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Neural “body maps," which have been documented with adults, show that different areas of the cortex become active when a corresponding location of the body is touched. But little is know about body maps in infant brains or how they develop and change with experience.
I-LABS' Andrew Meltzoff and Temple University's Peter Marshall report new work on this understudied area in infant neuroscience in their cover article in Trends in Cognitive Sciences.
The researchers suspect that body maps in the brain play an important role in how infants learn about their own bodies and how young children connect with others.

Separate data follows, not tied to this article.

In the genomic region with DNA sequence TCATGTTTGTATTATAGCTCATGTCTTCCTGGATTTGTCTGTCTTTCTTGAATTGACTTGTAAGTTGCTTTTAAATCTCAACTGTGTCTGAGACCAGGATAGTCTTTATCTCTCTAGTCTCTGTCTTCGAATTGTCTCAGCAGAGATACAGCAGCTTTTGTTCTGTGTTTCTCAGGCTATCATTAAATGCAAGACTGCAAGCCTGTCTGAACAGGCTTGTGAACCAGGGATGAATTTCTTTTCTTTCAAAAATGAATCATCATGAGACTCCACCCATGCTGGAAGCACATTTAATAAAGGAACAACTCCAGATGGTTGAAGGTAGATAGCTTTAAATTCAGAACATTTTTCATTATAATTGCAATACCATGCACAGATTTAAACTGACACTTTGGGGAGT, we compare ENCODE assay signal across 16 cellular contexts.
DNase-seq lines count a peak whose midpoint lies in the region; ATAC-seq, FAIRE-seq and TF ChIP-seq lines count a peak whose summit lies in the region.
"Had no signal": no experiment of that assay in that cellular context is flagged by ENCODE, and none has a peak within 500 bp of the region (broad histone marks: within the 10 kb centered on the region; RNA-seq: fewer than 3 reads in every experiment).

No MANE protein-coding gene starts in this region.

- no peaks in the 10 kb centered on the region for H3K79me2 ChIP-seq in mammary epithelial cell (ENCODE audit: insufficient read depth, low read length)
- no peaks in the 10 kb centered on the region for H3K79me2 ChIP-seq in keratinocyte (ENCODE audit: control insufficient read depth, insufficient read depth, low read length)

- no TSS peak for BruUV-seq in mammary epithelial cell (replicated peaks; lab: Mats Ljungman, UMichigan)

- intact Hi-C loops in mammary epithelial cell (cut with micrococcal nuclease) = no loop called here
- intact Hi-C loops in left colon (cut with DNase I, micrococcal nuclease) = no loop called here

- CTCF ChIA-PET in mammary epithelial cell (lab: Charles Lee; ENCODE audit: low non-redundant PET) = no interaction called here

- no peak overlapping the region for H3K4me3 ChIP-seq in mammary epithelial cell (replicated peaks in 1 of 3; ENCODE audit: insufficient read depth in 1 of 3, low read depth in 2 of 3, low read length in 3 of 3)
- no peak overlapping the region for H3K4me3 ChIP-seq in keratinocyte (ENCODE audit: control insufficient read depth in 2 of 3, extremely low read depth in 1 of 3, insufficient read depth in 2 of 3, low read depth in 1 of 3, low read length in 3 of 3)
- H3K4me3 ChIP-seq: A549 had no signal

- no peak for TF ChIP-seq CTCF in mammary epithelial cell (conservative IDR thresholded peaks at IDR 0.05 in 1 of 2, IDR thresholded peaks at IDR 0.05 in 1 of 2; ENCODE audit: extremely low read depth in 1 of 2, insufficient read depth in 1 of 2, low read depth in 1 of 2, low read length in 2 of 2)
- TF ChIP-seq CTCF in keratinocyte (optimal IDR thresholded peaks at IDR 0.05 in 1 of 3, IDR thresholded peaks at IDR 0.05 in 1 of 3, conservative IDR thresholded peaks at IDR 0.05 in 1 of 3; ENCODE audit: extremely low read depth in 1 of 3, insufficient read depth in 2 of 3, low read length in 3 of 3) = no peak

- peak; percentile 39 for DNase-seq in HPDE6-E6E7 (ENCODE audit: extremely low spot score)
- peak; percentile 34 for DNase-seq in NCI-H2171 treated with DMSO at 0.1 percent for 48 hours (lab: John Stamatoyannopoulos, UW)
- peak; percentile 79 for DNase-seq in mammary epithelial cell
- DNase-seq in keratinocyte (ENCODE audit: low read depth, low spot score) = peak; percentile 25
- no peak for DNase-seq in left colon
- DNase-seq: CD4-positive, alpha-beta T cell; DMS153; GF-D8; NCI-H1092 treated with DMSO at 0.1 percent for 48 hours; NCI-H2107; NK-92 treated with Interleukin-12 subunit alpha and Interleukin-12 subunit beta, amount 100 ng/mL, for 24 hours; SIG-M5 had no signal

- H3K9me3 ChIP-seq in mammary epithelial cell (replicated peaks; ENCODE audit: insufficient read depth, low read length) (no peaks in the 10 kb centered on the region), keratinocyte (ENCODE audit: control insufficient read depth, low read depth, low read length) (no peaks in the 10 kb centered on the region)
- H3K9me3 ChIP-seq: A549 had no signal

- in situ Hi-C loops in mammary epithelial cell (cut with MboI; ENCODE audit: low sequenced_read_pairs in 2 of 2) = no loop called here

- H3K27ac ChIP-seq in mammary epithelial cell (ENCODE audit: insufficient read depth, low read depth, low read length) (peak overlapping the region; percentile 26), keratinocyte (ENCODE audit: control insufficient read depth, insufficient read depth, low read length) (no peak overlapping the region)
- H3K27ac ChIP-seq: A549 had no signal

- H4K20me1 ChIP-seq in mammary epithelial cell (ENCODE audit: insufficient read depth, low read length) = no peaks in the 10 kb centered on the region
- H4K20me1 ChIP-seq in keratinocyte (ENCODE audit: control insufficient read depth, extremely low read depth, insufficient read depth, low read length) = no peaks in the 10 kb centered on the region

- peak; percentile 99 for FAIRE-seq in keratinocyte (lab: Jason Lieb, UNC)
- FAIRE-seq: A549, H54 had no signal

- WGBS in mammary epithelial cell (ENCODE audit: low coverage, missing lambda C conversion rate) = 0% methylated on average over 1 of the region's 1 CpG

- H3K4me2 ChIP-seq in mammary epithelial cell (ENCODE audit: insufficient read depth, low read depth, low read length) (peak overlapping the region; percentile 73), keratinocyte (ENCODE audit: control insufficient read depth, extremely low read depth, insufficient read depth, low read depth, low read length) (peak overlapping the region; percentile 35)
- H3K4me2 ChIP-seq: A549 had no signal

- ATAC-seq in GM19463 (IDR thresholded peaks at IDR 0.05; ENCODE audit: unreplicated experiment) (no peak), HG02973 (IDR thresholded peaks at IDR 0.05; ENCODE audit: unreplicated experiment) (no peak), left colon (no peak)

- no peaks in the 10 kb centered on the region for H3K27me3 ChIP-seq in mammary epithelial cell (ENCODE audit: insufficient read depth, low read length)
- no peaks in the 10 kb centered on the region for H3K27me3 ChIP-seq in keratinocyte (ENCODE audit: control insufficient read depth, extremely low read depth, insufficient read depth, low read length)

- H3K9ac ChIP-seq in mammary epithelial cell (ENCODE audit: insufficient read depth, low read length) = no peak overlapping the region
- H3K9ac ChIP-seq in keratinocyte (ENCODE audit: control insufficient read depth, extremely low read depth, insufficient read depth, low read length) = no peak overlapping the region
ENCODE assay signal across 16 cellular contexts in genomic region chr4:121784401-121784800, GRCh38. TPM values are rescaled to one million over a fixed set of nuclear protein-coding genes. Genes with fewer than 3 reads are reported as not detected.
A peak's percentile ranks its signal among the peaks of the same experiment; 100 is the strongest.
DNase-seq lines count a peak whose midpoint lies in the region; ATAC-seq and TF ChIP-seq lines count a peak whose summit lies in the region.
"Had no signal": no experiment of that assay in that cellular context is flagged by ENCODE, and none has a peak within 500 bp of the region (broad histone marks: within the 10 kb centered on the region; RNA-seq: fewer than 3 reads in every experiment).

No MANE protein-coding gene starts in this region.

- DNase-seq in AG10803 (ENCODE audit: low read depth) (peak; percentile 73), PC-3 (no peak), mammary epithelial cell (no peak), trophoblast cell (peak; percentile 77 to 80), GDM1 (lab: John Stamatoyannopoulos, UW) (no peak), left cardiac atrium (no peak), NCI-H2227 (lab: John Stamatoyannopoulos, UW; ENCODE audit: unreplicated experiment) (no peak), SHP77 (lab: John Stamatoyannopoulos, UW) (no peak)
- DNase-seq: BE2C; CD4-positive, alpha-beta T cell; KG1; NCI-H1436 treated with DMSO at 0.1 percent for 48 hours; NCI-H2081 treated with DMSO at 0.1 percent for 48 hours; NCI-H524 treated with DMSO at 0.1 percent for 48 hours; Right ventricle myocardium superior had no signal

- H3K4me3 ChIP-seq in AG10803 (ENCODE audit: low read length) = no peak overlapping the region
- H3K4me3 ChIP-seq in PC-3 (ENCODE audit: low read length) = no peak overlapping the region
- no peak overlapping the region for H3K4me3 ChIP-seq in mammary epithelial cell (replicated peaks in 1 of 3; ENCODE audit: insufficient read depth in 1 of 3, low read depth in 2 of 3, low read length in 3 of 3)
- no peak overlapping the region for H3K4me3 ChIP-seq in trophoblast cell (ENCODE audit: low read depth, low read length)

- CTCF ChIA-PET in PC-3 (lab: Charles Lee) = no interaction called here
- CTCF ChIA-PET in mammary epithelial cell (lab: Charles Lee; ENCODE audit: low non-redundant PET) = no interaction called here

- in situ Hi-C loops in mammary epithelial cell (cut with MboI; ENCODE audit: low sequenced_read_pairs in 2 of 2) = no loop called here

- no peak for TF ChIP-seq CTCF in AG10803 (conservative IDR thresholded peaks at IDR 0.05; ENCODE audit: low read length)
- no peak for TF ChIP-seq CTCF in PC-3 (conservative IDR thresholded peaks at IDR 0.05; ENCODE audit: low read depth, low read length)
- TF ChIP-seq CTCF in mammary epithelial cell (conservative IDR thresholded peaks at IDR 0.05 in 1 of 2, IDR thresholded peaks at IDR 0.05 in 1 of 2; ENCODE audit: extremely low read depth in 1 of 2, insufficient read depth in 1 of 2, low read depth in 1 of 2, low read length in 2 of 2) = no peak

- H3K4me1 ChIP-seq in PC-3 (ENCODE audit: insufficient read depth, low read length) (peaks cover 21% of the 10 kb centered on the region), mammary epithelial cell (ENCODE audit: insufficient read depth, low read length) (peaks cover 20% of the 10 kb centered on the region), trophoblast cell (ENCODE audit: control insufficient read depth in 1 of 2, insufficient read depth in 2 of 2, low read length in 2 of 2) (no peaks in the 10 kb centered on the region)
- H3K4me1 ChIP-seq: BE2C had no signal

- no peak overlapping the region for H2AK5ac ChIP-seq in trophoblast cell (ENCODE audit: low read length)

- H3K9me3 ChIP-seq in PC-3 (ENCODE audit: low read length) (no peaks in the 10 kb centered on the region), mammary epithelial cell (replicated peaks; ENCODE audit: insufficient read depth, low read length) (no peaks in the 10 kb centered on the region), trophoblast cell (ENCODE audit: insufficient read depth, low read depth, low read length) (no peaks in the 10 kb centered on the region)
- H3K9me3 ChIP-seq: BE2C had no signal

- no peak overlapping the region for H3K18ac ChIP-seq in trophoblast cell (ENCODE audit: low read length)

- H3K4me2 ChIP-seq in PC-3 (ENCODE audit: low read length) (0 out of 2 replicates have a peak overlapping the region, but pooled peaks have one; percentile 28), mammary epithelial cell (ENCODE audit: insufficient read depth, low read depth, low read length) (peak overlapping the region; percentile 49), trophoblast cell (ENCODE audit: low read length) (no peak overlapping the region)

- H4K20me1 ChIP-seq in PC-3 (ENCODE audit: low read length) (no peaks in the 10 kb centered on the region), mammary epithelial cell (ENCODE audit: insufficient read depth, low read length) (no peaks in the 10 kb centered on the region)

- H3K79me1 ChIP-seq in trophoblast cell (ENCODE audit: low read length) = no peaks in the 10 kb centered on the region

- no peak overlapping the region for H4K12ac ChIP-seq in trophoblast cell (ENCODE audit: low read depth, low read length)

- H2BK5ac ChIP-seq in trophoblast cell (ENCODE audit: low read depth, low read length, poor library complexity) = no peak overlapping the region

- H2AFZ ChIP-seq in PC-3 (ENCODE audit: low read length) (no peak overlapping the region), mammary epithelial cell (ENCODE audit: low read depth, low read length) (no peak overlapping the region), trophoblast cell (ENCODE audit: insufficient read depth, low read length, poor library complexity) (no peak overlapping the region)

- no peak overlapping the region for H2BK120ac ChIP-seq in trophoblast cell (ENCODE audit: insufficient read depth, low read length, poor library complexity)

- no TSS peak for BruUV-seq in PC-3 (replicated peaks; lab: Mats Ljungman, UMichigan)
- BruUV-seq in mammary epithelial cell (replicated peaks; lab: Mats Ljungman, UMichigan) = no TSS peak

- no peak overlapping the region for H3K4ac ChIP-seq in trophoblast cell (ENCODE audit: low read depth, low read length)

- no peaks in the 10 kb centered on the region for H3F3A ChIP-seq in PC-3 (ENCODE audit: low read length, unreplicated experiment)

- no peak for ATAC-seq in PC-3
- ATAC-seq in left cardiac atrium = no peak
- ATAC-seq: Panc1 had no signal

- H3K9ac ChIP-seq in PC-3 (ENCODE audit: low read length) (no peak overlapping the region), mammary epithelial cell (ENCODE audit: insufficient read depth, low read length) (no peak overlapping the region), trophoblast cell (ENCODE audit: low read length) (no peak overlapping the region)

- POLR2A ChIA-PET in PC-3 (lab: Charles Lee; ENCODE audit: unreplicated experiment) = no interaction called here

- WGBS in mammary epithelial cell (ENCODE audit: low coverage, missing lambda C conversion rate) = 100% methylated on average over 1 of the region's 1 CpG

“This neuroscience work is helping us to understand the building blocks of infant learning,” said Meltzoff, who holds the Job and Gertrud Tamaki Endowed Chair and is co-director of I-LABS, in a university news release. “Before language, infants learn many skills and social customs by imitating others. Infants need to map the behaviors they see onto their own bodies in order to imitate. Understanding neural body maps may help explain how infants learn so rapidly from watching others in their culture."
In their article, Marshall and Meltzoff discuss new infant research on body maps and highlight their recently published work with I-LABS postdoctoral fellow, Joni Saby.
The line of research is now slated to expand using I-LABS’ unique MEG brain-imaging device.
“How infants respond to touch is a fundamental topic for understanding early social-emotional development. We are deeply intrigued by what brain science can tell us about infants’ sense of touch," Meltzoff said.